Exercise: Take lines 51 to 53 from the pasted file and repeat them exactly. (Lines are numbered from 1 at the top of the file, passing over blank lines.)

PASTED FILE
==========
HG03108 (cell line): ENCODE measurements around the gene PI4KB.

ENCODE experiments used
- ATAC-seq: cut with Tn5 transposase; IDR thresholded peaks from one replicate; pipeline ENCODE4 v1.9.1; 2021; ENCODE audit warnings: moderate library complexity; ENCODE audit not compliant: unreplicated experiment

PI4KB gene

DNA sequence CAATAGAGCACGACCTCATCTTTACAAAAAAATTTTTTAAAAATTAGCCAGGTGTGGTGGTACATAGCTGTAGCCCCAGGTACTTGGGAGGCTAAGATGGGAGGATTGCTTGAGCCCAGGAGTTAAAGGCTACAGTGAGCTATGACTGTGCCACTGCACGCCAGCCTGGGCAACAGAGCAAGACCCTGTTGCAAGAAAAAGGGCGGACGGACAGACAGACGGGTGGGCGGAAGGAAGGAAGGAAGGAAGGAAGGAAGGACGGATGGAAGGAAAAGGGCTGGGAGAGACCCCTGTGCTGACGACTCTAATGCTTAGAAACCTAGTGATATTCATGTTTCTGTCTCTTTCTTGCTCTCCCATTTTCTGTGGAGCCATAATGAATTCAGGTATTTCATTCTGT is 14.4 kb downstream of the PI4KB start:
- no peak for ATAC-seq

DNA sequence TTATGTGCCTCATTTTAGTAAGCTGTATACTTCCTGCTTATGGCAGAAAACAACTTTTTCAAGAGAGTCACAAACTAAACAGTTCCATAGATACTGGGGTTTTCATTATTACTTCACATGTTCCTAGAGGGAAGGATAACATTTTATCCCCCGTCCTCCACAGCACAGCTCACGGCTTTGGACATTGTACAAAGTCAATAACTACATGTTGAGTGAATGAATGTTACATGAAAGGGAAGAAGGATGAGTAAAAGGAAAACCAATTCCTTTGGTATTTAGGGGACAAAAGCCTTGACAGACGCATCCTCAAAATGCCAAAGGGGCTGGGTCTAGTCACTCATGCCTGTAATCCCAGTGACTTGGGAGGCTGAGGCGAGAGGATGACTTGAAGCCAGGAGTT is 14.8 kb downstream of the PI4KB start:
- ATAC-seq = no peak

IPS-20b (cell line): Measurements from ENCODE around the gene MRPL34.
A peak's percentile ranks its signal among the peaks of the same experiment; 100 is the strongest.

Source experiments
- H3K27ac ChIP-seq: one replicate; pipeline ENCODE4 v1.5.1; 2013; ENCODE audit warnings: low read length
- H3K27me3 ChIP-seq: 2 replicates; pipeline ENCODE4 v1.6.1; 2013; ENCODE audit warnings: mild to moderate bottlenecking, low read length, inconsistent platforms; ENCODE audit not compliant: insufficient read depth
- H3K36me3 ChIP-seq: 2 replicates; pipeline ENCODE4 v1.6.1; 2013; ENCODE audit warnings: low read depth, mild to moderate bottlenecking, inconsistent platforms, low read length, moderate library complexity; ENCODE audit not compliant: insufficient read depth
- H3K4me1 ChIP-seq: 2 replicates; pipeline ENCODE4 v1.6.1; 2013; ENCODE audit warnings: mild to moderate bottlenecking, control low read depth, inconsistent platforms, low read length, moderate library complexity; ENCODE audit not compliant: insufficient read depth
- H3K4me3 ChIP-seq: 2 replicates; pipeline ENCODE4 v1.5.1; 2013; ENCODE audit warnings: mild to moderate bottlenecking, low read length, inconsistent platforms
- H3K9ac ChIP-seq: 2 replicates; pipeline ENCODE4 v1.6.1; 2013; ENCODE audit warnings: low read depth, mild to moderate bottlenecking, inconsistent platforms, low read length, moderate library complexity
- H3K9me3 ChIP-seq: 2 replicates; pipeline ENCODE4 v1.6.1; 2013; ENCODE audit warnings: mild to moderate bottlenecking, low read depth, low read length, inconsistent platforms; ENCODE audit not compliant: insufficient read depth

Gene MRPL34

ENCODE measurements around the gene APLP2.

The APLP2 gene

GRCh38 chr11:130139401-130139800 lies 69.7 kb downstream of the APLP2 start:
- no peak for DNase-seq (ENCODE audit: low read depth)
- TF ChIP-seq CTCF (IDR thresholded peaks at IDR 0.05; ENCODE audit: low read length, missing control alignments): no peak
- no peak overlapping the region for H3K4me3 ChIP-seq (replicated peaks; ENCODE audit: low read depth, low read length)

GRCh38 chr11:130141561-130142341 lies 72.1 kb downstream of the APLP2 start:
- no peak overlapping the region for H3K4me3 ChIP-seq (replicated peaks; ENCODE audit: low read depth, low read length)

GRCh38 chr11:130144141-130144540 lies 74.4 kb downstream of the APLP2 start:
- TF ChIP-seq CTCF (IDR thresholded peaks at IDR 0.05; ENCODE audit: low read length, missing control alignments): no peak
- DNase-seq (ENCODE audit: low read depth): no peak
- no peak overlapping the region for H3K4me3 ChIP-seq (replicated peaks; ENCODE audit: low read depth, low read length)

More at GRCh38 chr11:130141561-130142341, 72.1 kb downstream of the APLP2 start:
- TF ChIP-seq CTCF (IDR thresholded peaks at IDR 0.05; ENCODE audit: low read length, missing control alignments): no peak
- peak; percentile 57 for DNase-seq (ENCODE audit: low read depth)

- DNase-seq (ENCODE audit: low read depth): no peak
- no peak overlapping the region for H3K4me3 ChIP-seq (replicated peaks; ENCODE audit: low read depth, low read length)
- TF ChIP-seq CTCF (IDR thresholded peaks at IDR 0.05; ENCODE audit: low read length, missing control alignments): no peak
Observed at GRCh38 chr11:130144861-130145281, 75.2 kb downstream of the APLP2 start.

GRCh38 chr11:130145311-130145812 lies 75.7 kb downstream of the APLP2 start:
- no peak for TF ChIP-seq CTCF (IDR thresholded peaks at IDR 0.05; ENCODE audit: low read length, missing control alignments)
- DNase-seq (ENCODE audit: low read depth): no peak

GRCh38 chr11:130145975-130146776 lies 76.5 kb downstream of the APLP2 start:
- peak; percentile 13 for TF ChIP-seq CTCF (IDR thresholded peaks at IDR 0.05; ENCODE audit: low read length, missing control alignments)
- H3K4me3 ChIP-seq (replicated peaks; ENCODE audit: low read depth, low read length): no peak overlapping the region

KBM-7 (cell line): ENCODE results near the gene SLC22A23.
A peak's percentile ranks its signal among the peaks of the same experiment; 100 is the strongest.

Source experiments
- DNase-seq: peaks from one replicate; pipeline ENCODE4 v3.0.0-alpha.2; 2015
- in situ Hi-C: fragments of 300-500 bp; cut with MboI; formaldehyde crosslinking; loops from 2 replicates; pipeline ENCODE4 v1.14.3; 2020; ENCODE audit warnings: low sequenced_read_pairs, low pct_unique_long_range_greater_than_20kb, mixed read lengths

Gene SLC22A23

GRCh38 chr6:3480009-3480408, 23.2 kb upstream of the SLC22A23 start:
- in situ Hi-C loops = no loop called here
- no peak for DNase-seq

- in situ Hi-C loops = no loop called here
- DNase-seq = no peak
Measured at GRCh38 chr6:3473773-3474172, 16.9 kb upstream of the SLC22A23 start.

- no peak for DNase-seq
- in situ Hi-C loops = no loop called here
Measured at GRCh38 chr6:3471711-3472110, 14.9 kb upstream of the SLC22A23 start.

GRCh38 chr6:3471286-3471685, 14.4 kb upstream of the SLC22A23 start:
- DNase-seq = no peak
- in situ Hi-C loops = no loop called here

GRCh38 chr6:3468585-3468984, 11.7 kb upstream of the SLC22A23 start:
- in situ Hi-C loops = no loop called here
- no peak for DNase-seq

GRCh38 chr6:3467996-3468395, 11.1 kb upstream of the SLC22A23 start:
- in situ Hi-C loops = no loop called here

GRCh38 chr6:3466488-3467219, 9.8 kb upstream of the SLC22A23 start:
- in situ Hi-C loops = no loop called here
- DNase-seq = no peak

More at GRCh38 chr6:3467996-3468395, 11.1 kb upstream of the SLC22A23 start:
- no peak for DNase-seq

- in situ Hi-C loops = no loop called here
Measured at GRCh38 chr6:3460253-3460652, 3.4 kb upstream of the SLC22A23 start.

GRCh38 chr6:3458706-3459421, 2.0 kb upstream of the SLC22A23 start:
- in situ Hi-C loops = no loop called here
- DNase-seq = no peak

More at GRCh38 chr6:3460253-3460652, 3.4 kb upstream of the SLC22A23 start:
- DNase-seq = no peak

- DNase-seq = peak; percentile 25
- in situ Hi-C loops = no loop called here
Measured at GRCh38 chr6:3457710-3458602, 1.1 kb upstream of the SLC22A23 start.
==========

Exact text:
GRCh38 chr6:3480009-3480408, 23.2 kb upstream of the SLC22A23 start:
- in situ Hi-C loops = no loop called here
- no peak for DNase-seq